There is no such overarching authority in international politics. International law relies on the willingness of state actors to abide by it, codified in treaty arrangements between them.

Put in layperson’s language, there is no world government and no global ‘police force’ to bring perpetrators to book. Hence, enforcement depends on the willingness of the more powerful set of states to take action. This means that law becomes the handmaiden of great powers, an ordering mechanism through which great powers govern the world.

The post-World War Two legal infrastructure — from the Nuremberg Trials onwards — was built primarily as a response to the Holocaust. Jewish persecution defined the moral boundaries of this legal understanding.

The Holocaust becomes the ultimate crime — the crime that births the word genocide. This framing generates the kind of bafflement Western leaders and states have shown at South Africa’s hauling of Israel to the ICJ and Kareem Khan’s application for the prosecution of Israeli officials.

Every other future crime, including colonialism, is expected to remain subservient to the horror of a moment that birthed this consciousness of law.

Hence, the legal activism on Palestine has had to contend against the inertia. As legal scholars Noura Erakat and John Reynolds argue, Palestinians have attempted to invoke ICC’s jurisdiction over Gaza since 2008.

It took 12 years for the ICC to finally agree that its jurisdiction holds in Palestine, while Israel continued to act with absolute impunity in Gaza. Israel’s current actions in Gaza have been enabled by the long impunity that Israel has enjoyed on international platforms.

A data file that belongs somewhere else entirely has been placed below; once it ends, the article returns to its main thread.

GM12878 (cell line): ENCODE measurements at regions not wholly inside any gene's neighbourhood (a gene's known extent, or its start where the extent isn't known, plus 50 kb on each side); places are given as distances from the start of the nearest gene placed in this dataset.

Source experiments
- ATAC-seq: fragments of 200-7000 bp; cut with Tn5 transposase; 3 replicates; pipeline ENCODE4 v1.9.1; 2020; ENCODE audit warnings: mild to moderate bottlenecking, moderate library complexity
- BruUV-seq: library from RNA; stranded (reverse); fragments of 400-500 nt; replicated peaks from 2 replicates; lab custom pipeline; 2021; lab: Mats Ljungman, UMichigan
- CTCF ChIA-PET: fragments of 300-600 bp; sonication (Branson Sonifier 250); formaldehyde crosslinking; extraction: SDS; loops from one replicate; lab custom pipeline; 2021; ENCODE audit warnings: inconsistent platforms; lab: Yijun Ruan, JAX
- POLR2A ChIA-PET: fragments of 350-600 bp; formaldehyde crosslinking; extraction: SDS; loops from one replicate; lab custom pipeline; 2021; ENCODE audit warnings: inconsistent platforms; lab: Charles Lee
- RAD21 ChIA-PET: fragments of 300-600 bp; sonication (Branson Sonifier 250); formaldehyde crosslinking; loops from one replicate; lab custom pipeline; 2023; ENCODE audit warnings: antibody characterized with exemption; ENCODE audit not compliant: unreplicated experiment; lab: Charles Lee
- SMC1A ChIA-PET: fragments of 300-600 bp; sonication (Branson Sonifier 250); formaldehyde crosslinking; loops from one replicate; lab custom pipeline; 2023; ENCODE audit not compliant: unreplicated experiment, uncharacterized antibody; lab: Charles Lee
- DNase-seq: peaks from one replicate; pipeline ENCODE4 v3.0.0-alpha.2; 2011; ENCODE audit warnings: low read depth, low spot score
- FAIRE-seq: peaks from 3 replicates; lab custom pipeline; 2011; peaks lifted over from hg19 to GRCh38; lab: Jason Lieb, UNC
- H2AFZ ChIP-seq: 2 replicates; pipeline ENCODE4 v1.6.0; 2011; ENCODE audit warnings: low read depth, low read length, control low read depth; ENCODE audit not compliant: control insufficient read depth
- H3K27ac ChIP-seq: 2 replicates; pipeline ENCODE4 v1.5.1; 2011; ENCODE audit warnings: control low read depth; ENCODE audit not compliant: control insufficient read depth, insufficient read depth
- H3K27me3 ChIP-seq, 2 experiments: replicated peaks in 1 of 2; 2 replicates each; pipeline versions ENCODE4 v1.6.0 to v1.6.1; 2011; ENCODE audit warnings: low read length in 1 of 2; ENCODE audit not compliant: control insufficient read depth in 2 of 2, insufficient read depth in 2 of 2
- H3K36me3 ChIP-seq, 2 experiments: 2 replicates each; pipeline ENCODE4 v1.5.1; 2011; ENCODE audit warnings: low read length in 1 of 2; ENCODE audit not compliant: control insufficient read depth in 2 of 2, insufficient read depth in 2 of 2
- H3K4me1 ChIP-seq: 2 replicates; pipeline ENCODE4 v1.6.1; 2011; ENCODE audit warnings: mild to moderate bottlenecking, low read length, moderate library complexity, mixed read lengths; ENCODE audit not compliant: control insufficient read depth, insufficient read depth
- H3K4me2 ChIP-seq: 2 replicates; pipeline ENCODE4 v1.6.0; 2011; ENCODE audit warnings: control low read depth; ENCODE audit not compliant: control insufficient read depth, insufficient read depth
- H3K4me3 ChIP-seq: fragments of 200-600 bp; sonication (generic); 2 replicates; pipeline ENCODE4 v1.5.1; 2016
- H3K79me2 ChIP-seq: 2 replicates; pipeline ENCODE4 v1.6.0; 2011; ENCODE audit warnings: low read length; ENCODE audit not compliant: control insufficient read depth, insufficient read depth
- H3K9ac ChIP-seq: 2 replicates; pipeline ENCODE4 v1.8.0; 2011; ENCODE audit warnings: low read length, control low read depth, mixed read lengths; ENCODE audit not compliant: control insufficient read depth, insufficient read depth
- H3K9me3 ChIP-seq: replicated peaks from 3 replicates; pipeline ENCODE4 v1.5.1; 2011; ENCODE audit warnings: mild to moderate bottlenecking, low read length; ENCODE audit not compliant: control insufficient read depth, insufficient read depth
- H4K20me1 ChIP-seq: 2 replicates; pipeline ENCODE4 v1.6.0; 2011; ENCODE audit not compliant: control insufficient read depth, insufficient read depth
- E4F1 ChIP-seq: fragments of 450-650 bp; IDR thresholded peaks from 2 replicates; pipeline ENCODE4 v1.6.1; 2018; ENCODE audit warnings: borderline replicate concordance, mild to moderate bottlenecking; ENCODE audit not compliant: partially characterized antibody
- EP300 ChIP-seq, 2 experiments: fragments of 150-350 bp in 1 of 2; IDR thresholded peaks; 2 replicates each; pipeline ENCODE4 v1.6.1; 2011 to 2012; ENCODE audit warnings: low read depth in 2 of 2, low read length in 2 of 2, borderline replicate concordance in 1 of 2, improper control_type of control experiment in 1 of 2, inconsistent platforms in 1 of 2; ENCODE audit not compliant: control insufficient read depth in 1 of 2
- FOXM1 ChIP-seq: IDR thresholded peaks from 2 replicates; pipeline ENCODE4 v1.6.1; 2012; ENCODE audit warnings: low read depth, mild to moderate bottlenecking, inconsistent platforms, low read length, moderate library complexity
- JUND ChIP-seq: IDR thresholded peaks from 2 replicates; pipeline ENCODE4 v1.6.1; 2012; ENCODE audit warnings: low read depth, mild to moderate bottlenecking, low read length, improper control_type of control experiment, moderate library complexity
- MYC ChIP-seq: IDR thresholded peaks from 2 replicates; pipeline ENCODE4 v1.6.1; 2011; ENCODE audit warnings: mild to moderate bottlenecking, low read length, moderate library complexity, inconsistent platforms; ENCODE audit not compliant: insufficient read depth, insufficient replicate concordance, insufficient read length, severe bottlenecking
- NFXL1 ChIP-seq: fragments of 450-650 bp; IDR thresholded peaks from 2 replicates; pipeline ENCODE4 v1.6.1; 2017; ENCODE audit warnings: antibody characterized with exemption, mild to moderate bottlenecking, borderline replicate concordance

Hence, although Israel has been called an apartheid state by several international agencies (ironically, the first person to refer to Israel as an apartheid state was the South African architect of apartheid, Hendrik Verwoerd), its leaders are unaccountable for those crimes.

From 2008 to the onset of the current war in Gaza, Israel killed nearly 7000 Palestinians, but the often ignored number is the injuries. Almost 158,000 Palestinians sustained serious injuries.

If mass killing through bombing and starvation is what Israel is doing now, before October 7, it engaged in deliberate policies of debilitating the Palestinian population, through mass maiming and undernourishment. Israel’s approach to Palestinians may not have crossed the threshold of killing to qualify as genocide, but it made life in general unlivable.

What makes the current Israeli violence possible is what Human Rights Watch describes as the infrastructure of apartheid that it always had ready and simmering. Genocides are never produced spontaneously.

To critics of the way international law has been unevenly applied, the current legal activism is desirable and welcome, but this does not excuse the reason why this has been so delayed in the case of Palestine.

Vineet Thakur is an Assistant Professor in International Relations and History at Leiden University

Peter Vale is Senior Research Fellow, Centre for the Advancement of Scholarship, University of Pretoria

Originally published under Creative Commons by 360info™.